James Yorkston has had a life and career as steady as his music, and that’s certainly not intended as criticism. Even his “breakthrough” album Just Beyond the River, produced by Four Tet’s Kieran Hebden, leaves much to be desired in terms of breaking through. More of a neighborhood name than a household one, there’s a sense that’s exactly how Yorkston wants things. It’s a sense that grows further with his ninth album. The Route to the Harmonium was recorded by Yorkston in his home studio, a ramshackle loft once used to repair fishing nets in the small Scottish fishing village of Cellardyke where he lives.
Though flashes of instrumentation are flourished throughout, the percussion, brass, piano and strings used beautifully in their restraint, it’s really just Yorkston and his guitar and the closeness of that is felt deeply. Like some wandering bard of the Celtic traditions, his softly accented lyricism and gentle guitar strums are the picture of a true minstrel. The songs playing out as tales of times long past and handed down through the generations, shared and presented by Yorkston to any who’ll listen, his loft hideaway in a remote fishing village doing nothing to taper such perceptions. But where many post-For Emma folk musicians have fallen for the pretentions of romantic self-exile, Yorkston feels sincere. His music feels part of the scenery rather than derived from it. The softly picked and swept guitars spread their roots deep into his musical heritage, while the songs he sings tell tales that feel passed through the generations, even in their deeply personal nature.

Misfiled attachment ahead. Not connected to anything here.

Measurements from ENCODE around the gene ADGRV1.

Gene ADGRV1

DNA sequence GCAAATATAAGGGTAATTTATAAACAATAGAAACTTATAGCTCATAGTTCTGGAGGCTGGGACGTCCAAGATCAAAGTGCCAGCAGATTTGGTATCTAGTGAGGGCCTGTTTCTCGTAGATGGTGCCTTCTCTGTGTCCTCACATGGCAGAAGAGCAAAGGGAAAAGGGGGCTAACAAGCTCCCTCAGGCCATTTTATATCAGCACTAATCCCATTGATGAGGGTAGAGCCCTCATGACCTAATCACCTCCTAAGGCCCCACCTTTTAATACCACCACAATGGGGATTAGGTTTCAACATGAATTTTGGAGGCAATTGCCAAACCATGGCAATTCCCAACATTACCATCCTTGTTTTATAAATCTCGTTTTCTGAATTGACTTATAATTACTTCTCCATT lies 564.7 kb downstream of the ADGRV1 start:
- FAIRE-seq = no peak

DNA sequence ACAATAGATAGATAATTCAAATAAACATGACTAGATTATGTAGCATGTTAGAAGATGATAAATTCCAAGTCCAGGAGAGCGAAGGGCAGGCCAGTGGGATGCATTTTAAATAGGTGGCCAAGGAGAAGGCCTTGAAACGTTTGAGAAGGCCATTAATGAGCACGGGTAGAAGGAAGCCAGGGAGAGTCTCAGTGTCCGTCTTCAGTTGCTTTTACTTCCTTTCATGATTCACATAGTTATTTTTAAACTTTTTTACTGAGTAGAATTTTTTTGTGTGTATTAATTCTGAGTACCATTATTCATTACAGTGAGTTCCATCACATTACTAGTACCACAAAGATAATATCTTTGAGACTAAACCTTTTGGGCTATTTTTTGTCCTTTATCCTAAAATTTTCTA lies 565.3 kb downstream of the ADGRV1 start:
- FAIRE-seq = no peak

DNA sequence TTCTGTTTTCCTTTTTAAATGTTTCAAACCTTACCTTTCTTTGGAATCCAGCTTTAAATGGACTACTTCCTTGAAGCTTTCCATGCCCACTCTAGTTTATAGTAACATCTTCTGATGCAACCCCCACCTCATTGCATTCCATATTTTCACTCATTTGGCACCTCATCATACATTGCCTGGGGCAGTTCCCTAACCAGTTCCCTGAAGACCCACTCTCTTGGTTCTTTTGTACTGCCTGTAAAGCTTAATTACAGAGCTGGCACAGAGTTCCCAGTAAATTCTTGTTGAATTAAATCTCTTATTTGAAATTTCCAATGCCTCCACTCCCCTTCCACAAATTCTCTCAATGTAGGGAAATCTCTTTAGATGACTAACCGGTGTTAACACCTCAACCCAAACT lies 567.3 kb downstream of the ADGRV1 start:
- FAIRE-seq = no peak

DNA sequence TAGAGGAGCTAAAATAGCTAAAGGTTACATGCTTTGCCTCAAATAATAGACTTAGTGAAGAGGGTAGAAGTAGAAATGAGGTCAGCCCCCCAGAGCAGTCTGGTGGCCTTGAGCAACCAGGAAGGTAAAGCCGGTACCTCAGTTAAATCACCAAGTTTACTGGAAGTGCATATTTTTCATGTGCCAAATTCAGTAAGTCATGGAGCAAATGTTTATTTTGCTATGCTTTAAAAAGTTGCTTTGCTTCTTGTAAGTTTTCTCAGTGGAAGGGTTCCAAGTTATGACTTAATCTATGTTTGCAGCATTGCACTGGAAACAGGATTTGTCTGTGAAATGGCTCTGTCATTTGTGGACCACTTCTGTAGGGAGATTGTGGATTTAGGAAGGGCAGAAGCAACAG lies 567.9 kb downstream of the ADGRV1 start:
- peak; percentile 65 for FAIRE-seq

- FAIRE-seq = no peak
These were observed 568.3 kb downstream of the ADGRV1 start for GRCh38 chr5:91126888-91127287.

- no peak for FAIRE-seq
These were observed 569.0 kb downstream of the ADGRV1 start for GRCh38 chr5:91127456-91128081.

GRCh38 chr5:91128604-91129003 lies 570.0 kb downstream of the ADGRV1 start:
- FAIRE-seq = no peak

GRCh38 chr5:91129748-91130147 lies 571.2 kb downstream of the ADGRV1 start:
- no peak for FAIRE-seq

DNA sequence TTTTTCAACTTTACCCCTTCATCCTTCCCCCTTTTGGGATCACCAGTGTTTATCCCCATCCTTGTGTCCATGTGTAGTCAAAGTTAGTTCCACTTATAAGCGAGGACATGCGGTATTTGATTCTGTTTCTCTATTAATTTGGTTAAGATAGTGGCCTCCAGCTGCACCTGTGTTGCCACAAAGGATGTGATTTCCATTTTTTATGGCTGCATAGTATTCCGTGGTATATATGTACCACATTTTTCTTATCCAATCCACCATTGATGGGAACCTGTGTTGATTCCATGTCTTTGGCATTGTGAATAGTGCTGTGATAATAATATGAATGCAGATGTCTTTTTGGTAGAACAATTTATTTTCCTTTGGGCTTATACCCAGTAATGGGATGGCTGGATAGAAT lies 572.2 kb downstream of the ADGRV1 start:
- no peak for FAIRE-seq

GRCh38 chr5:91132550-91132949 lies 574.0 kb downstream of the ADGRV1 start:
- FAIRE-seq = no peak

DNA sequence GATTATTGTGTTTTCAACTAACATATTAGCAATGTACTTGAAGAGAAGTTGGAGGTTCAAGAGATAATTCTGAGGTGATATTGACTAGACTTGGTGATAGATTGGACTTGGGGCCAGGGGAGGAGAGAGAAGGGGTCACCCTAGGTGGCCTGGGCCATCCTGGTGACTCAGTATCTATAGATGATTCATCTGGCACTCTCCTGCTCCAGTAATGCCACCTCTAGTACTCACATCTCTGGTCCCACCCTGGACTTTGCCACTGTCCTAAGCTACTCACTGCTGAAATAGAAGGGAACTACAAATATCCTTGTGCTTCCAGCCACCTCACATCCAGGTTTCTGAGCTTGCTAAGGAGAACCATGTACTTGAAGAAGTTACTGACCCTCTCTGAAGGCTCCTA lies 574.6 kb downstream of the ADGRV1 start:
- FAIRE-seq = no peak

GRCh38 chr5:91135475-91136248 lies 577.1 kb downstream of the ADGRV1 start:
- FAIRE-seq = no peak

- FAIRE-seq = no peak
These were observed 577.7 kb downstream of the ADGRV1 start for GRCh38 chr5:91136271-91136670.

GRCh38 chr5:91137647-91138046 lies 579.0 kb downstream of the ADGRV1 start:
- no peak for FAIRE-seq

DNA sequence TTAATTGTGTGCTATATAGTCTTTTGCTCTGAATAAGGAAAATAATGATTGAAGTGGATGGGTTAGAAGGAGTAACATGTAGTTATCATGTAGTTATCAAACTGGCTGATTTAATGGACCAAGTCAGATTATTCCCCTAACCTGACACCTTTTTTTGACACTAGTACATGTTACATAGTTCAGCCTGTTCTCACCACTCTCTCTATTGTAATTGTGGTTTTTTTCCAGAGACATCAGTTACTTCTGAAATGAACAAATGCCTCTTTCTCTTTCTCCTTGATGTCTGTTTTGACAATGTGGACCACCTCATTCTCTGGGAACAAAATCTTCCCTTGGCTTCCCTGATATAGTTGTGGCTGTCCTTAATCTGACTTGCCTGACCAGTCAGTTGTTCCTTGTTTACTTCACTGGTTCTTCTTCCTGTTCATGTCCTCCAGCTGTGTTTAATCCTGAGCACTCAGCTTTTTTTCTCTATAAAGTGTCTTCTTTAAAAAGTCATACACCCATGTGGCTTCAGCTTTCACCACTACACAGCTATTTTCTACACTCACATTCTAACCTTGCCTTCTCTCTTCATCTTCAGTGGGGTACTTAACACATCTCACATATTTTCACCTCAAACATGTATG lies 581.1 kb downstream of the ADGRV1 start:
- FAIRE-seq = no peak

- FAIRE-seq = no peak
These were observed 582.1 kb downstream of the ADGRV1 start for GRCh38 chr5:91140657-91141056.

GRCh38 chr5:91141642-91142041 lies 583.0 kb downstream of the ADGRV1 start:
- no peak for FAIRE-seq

For he is above all a storyteller. With nine albums of folk music not being enough, he’s also a published author with his 2016 novel 3 Craws as well as the pen behind several collections of prose poetry. Such literary roots weave their way through his song-titles and lyrics. “The Irish Wars of Independence,” “My Mouth Ain’t No Bible,” “Your Beauty Could Not Save You,” “The Villages I Have Known My Entire Life”; with careful honesty they hint at ripples of distant fables, campfire histories and cautionary tales populated with characters of Yorkston’s design. His love of poetry shines through, with three spoken-word pieces capturing the attention at first listen. They tell of faith, loss and power. “I wasn’t caught up in the wars of Irish Independence, except by the noose of a religion, hung around the neck of a gullible schoolboy,” he utters in “The Irish Wars of Independence,” “if your god is asking you to hate, well friends, you’ve made a big mistake.”
“My Mouth Ain’t No Bible” is written through the eyes of a “dear departed friend”, its insistent martial rhythm drives it forward with urgency as it deals with pain and loss. You pick up sharp and clever truths amidst the tumult like, “so, what happened? Well, my mind just cracked, but unlike our Lenny Cohen no light got in, just dark.” The spoken pieces stand out for their uniqueness, but his gift for melody is equally strong here. “Some people I love made bad decisions through their fears or their addictions, but like bees to a foxglove they return,” he sings with restrained resignation against a melancholic trumpet line on “Like Bees to a Foxglove.” “The Villages I Have Known My Entire Life” plays out with soft piano chords against a lovely melodic rise and fall as he insists “and I promise that I did my best, but I was not trained for this.” Listen more than once and you’ll stay. The Route to the Harmonium whispers softly in an industry where the ones who shout the loudest are often heard, and is all the better for it.